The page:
Introducing the Superior 7 and the Threatened 13

Recent Premier League seasons have confirmed the existence of two echelons within the league. Results of matches within and between these groups are very useful for monitoring the important issues within the league and some interesting conclusions can be drawn. So, without further ado, let me introduce you to The Superior 7 and The Threatened 13.

The Superior 7
Last season’s Premier League top seven clubs of Manchester United, Manchester City, Chelsea, Arsenal, Tottenham Hotspur, Everton and Liverpool are the septet which comprise The Superior 7. Last term they finished 12 points clear of the rest but this group of seven have been established for longer than a single season. Two seasons earlier, these seven clubs also finished above the rest and they currently also occupy the top seven spots. The only exception to this in recent times was the 2011/2012 season in which Newcastle United replaced Liverpool in this elite selection of clubs. However, Newcastle’s performance either side of that season was no reason to promote them into The Superior 7 at Liverpool’s expense. So, this group is now in its fourth successive season as the established elite.

The Threatened 13
The rest of the Premier League survivors and the trio of promoted clubs make up The Threatened 13 at the beginning of each season. Any three of these clubs are relegation threatened because of the efficiency of the Premier League system. It is possible that genuine improvement or random variation could lift them to isolated higher rankings but the best players will constantly leave, financial realities will leave squads short when injury hits and random variation will regress them back to the mean at least. Even when a club appears to be established in the Premier League, they are still relegation threatened when occupying this group. Everton, Manchester City and Tottenham Hotspur have all switched groups in recent seasons for different reasons and the size of the two respective groups is, of course, not set in stone.

The first of these two groups consists of seven clubs which theoretically fight it out for the top seven spots and will not be involved in a relegation battle whilst retaining their place within that elite. Dropping out of the top seven in an isolated season can happen of course but structurally those seven are currently a separate group from the rest of the league.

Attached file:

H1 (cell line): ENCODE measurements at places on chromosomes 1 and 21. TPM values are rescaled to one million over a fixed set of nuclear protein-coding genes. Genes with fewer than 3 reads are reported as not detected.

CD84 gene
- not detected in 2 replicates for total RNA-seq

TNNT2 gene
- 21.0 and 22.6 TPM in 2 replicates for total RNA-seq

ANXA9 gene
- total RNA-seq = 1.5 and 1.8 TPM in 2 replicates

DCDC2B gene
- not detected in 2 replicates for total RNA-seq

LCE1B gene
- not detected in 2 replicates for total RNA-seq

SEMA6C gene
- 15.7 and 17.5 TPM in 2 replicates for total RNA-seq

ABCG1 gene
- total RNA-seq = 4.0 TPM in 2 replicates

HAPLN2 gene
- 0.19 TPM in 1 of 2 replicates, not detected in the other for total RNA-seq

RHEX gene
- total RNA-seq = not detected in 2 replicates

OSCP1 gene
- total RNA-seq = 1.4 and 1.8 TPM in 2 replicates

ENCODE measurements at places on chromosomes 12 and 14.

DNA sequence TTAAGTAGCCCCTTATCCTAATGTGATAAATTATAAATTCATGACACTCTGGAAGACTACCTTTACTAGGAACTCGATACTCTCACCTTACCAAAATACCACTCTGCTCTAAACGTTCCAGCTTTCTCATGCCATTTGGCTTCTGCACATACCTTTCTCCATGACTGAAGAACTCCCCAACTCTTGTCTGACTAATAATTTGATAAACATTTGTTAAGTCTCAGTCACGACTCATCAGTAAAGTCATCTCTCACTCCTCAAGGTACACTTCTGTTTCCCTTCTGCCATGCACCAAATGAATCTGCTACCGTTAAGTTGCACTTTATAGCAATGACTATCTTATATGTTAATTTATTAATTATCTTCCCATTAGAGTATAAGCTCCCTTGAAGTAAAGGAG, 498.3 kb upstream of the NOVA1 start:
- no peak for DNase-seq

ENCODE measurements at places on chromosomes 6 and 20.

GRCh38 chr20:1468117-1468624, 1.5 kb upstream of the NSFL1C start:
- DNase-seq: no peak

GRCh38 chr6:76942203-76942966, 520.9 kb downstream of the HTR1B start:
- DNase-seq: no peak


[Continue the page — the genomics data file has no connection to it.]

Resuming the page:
The second group of 13 clubs can all be relegated but can also occasionally finish in the top seven. The homogeneity of this group potentially makes the term “mid-table team” redundant as there is so little difference between them that the idea of a structural mid-table team has all but disappeared, that is if it ever existed. After all, as @jameswgrayson pointed out to me, clubs are either attempting to get into Europe or they are trying to avoid relegation. No club has the goal of finishing mid-table.

So, what use is all of this? Well, this blog is all about getting away from the idea that league standings and individual results are telling us the whole story. Splitting the league up in this way provides more insight into what is really going on than the Premier League table at this stage of the season. Here are a few highlights after 19 matches which will be expanded upon in subsequent posts on this subject:

– Manchester City are the best of the Superior 7 in matches against fellow members of that elite group. However, their 15 points from six matches are skewed by the fact that five were at home and only one away.

– Arsenal, Chelsea, Everton and Liverpool have all achieved similar points from their matches against the Superior 7, but are averaging between just 1.1 and 1.5 points per match. Manchester United and Tottenham Hotspur are even worse than this.

– Arsenal are the best of the Superior 7 in matches against the Threatened 13, dropping only 5 points in 13 matches. Manchester City are the worst, taking only 2/3 of the available points from these fixtures.

– Newcastle are the only one of the Threatened 13 to have taken more than a point per match in their fixtures against the Superior 7.

– Fulham are the only one of the Threatened 13 to have not taken a single point from the Superior 7 this season.

– Sunderland are the worst of the Threatened 13 in fixtures against the other 12 clubs in this group, taking just 8 points in 12 matches. However, hope for them lies in the fact that ¾ of these matches were away from home.

There is a great deal more to say on this, both in terms of the current season and historical seasons including why the so-called six pointers at the top are probably not as important as people think. Come back here for much more once the 20th round of Premier League fixtures has been played.

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5 Responses to Introducing the Superior 7 and the Threatened 13

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